More from Books

How Britain was misled over Europe for 60 years

16 April 2022

9:00 AM

16 April 2022

9:00 AM

The Worm in the Apple: A History of the Conservative Party and Europe from Churchill to Cameron Christopher Tugendhat

Haus Publishing, pp.256, 20

Just as one is inclined to believe Carlyle’s point that the history of the world is but the biography of great men, so Christopher Tugendhat, in this level-headed account, is right to conclude that the history of the Conservative party in the past 60 or 70 years has been deeply affected by the biography of the movement for the European Union. And it would have shocked Carlyle that a great woman – Margaret Thatcher – played a central part and, according to Tugendhat, altered the course of the party’s relationship with Europe.

She was certainly central to the debate, not least because rather too many Conservatives felt she had died a martyr’s political death in 1990 when she was forced from Downing Street by people they regarded as treacherous pro-Europeans. They were determined to see that her sacrifice was not in vain. A quarter of a century later, they succeeded.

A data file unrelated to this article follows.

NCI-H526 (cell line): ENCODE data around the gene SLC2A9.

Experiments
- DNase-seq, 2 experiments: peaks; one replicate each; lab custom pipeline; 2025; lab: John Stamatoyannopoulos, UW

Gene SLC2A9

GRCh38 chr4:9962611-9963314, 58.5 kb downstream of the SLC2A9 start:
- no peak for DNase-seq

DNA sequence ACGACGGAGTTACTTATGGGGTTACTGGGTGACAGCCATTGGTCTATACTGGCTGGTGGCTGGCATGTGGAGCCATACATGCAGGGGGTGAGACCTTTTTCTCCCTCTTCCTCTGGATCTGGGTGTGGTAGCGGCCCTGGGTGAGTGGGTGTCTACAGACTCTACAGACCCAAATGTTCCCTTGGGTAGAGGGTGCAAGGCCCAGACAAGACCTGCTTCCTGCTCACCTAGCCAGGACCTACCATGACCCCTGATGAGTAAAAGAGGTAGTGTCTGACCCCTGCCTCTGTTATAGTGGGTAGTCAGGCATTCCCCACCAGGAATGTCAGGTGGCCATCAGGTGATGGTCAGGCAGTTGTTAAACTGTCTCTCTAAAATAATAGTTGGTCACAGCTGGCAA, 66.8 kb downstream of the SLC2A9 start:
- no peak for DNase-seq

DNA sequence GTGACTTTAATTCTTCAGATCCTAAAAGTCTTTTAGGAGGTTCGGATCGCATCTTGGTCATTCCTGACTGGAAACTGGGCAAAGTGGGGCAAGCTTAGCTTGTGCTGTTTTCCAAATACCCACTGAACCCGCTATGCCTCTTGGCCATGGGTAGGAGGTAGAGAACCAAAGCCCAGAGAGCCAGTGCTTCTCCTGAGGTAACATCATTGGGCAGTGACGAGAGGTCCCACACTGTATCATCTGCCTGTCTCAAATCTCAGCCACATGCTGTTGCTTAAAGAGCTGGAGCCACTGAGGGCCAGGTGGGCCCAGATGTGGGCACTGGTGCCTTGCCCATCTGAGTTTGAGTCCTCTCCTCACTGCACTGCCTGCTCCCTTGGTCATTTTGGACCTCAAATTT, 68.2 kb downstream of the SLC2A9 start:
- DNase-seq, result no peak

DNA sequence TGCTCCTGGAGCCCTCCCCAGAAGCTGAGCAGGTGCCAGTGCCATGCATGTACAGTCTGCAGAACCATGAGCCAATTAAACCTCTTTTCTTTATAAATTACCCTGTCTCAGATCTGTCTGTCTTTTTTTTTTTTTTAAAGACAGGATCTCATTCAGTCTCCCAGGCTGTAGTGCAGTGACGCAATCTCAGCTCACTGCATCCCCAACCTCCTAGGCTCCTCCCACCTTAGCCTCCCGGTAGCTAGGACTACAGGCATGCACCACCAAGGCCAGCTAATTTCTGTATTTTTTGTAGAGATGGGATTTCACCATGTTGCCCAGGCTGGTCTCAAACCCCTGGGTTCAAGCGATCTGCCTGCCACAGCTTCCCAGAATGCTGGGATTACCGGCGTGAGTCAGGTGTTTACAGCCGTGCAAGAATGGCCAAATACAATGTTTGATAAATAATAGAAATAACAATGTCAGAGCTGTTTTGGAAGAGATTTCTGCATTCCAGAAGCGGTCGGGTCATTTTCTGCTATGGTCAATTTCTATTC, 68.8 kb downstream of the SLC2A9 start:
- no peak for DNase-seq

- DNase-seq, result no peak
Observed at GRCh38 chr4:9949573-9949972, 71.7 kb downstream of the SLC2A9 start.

Tugendhat was himself a commissioner in Brussels, and makes no secret of his sadness that Britain has left the EU. But he is no vitriolic and sour remainer, refusing to accept the outcome of the largest democratic vote ever held in this country. He concludes by hoping for a fruitful relationship on an altered basis between Britain and the EU, something that may even be possible when the petulance and arrogance with which the EU, and some heads of government, regard any challenge to it dies down. But his book is especially valuable because he openly admits the mistakes that were made earlier on in this difficult history, and were made by those for whom the cause of Europe was everything.

Tugendhat’s key point is that Harold Macmillan, when seeking to secure agreement for Britain to enter in the early 1960s, ignored a crucial point made by his Lord Chancellor, Lord Kilmuir. Kilmuir told him to admit that an issue of sovereignty was central to the question of joining the Common Market, and felt that to get it out in the open would allow the debate to proceed honestly; but Macmillan ignored him.